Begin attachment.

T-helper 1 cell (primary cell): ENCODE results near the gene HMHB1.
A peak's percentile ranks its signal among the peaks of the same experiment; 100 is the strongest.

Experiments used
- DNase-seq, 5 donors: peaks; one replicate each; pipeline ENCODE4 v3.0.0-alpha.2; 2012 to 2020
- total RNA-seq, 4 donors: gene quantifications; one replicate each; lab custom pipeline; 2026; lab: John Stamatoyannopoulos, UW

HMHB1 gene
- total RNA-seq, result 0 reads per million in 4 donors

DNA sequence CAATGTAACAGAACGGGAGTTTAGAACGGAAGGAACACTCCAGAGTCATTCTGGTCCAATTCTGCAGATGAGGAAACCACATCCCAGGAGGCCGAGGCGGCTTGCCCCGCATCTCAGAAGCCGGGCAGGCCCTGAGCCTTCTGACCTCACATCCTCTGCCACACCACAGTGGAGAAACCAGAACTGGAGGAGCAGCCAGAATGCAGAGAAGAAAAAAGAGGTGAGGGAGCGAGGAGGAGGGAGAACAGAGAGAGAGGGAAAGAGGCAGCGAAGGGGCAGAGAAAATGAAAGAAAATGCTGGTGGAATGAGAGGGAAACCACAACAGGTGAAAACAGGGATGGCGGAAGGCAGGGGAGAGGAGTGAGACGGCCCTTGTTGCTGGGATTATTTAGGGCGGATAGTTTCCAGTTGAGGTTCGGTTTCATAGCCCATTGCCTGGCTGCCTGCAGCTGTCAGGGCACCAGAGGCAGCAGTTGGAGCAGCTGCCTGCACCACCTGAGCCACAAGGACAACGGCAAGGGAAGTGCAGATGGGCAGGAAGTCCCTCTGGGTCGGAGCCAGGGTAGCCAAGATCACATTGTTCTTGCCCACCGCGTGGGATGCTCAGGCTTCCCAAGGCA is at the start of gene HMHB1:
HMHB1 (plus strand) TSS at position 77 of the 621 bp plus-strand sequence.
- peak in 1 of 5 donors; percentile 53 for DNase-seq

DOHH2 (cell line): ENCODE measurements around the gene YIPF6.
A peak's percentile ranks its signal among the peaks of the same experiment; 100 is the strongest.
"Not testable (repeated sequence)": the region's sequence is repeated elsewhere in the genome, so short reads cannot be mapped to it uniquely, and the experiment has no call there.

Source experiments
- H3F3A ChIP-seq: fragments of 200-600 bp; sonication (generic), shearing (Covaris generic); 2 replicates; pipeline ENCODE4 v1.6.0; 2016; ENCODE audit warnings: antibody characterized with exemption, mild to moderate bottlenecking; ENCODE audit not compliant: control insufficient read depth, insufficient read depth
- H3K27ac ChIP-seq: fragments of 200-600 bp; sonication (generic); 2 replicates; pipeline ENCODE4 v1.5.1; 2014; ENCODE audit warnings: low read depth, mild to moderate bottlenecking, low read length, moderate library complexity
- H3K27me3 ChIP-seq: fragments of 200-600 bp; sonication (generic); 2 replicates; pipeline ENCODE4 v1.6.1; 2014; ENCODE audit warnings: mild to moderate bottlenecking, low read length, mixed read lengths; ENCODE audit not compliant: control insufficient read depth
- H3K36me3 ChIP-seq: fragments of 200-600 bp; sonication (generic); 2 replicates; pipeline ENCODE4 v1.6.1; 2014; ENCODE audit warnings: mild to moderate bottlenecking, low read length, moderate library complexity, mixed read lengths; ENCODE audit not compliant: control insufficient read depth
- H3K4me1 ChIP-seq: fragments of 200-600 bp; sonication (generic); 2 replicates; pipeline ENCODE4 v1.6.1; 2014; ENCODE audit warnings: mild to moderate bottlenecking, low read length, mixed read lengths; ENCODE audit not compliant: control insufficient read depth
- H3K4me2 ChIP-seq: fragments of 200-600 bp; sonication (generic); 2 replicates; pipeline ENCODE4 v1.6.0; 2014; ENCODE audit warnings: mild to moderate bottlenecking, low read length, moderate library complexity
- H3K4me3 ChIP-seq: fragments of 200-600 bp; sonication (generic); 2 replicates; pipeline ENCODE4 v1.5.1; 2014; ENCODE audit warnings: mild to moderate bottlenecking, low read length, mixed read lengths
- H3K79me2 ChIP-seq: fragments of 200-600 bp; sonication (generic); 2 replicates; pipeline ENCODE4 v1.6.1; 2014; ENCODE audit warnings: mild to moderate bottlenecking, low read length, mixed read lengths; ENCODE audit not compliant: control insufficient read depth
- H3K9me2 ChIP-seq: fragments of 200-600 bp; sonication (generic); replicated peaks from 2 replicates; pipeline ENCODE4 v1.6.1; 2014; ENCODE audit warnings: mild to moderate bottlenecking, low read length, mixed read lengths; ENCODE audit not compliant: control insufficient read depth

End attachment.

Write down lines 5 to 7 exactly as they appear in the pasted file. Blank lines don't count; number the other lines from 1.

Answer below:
- total RNA-seq, 4 donors: gene quantifications; one replicate each; lab custom pipeline; 2026; lab: John Stamatoyannopoulos, UW

HMHB1 gene
- total RNA-seq, result 0 reads per million in 4 donors